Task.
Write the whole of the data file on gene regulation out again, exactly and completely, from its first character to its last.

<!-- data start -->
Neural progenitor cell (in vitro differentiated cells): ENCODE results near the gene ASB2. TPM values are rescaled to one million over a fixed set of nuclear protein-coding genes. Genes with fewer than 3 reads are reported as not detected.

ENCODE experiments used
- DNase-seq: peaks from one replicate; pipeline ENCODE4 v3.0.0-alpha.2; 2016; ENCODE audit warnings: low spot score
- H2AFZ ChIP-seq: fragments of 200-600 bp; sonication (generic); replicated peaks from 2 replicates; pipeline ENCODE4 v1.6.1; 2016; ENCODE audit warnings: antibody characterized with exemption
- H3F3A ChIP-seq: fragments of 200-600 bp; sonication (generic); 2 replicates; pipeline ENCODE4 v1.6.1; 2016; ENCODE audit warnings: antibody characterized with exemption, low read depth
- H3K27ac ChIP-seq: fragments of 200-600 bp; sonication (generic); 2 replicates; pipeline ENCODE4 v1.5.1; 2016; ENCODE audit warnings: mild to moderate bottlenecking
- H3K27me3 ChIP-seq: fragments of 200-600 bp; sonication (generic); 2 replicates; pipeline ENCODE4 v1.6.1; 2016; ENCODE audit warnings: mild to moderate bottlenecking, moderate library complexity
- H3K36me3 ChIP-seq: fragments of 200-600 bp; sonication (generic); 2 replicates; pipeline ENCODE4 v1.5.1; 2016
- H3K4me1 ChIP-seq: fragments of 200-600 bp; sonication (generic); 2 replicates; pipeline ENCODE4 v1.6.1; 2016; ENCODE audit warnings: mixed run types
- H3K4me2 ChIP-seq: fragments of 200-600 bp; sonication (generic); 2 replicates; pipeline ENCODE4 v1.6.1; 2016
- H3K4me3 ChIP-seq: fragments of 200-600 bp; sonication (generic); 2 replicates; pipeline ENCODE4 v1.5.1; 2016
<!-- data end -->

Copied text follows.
Neural progenitor cell (in vitro differentiated cells): ENCODE results near the gene ASB2. TPM values are rescaled to one million over a fixed set of nuclear protein-coding genes. Genes with fewer than 3 reads are reported as not detected.

ENCODE experiments used
- DNase-seq: peaks from one replicate; pipeline ENCODE4 v3.0.0-alpha.2; 2016; ENCODE audit warnings: low spot score
- H2AFZ ChIP-seq: fragments of 200-600 bp; sonication (generic); replicated peaks from 2 replicates; pipeline ENCODE4 v1.6.1; 2016; ENCODE audit warnings: antibody characterized with exemption
- H3F3A ChIP-seq: fragments of 200-600 bp; sonication (generic); 2 replicates; pipeline ENCODE4 v1.6.1; 2016; ENCODE audit warnings: antibody characterized with exemption, low read depth
- H3K27ac ChIP-seq: fragments of 200-600 bp; sonication (generic); 2 replicates; pipeline ENCODE4 v1.5.1; 2016; ENCODE audit warnings: mild to moderate bottlenecking
- H3K27me3 ChIP-seq: fragments of 200-600 bp; sonication (generic); 2 replicates; pipeline ENCODE4 v1.6.1; 2016; ENCODE audit warnings: mild to moderate bottlenecking, moderate library complexity
- H3K36me3 ChIP-seq: fragments of 200-600 bp; sonication (generic); 2 replicates; pipeline ENCODE4 v1.5.1; 2016
- H3K4me1 ChIP-seq: fragments of 200-600 bp; sonication (generic); 2 replicates; pipeline ENCODE4 v1.6.1; 2016; ENCODE audit warnings: mixed run types
- H3K4me2 ChIP-seq: fragments of 200-600 bp; sonication (generic); 2 replicates; pipeline ENCODE4 v1.6.1; 2016
- H3K4me3 ChIP-seq: fragments of 200-600 bp; sonication (generic); 2 replicates; pipeline ENCODE4 v1.5.1; 2016